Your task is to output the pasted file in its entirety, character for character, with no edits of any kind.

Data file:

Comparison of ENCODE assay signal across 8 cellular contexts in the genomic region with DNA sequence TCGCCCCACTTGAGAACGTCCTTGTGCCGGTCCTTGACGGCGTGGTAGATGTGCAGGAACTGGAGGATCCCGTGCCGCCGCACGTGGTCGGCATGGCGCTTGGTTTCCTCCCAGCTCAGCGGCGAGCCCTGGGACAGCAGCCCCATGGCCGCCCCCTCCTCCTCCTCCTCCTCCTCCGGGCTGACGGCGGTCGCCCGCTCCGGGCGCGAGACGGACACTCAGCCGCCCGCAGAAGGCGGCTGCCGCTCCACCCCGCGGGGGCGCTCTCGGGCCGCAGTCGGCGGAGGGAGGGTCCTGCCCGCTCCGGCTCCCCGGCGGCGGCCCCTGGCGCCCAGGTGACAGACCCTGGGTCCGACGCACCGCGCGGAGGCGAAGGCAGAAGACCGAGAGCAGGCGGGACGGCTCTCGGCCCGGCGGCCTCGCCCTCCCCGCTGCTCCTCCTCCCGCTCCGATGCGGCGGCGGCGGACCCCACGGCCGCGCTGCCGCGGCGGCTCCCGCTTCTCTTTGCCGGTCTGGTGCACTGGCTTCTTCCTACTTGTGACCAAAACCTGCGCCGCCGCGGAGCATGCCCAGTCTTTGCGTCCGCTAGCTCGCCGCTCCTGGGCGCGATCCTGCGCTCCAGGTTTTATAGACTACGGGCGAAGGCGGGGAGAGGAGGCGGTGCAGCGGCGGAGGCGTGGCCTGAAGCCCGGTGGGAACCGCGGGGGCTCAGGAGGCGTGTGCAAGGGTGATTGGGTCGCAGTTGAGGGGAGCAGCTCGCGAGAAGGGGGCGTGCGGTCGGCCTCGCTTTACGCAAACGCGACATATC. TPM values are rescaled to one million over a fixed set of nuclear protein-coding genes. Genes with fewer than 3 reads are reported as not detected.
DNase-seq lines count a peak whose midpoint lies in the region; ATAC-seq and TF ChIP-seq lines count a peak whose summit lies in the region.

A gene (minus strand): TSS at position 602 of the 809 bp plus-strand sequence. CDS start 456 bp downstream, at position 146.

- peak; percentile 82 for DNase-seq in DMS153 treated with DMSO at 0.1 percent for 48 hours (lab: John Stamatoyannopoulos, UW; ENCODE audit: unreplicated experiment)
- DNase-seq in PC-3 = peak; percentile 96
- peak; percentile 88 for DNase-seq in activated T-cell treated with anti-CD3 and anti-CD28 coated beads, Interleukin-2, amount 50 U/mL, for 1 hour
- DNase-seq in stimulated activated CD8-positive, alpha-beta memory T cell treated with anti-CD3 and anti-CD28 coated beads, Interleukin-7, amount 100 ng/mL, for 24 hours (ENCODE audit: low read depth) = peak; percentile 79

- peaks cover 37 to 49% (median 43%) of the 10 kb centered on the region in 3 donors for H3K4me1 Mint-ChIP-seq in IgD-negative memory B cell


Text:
Comparison of ENCODE assay signal across 8 cellular contexts in the genomic region with DNA sequence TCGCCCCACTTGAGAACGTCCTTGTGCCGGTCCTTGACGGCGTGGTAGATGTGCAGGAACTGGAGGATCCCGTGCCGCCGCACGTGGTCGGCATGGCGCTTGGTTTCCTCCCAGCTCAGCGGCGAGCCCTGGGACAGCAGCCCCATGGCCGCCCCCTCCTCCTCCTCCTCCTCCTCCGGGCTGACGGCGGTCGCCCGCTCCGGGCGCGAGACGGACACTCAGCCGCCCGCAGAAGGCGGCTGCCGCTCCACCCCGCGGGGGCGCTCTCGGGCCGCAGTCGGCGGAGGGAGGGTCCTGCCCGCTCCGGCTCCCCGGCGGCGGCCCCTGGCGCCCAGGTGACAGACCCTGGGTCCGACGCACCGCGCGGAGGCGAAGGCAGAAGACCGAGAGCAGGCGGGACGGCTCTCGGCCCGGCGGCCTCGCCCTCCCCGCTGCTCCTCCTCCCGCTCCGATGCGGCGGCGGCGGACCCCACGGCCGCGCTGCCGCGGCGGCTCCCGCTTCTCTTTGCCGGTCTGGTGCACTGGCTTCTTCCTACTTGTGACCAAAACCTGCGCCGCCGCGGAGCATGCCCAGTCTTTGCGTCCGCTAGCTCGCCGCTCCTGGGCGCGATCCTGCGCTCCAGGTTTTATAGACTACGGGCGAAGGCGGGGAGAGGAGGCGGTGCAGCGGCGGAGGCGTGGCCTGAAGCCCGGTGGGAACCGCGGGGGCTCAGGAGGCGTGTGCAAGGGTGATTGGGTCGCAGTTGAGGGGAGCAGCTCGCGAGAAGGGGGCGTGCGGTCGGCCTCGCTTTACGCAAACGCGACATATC. TPM values are rescaled to one million over a fixed set of nuclear protein-coding genes. Genes with fewer than 3 reads are reported as not detected.
DNase-seq lines count a peak whose midpoint lies in the region; ATAC-seq and TF ChIP-seq lines count a peak whose summit lies in the region.

A gene (minus strand): TSS at position 602 of the 809 bp plus-strand sequence. CDS start 456 bp downstream, at position 146.

- peak; percentile 82 for DNase-seq in DMS153 treated with DMSO at 0.1 percent for 48 hours (lab: John Stamatoyannopoulos, UW; ENCODE audit: unreplicated experiment)
- DNase-seq in PC-3 = peak; percentile 96
- peak; percentile 88 for DNase-seq in activated T-cell treated with anti-CD3 and anti-CD28 coated beads, Interleukin-2, amount 50 U/mL, for 1 hour
- DNase-seq in stimulated activated CD8-positive, alpha-beta memory T cell treated with anti-CD3 and anti-CD28 coated beads, Interleukin-7, amount 100 ng/mL, for 24 hours (ENCODE audit: low read depth) = peak; percentile 79

- peaks cover 37 to 49% (median 43%) of the 10 kb centered on the region in 3 donors for H3K4me1 Mint-ChIP-seq in IgD-negative memory B cell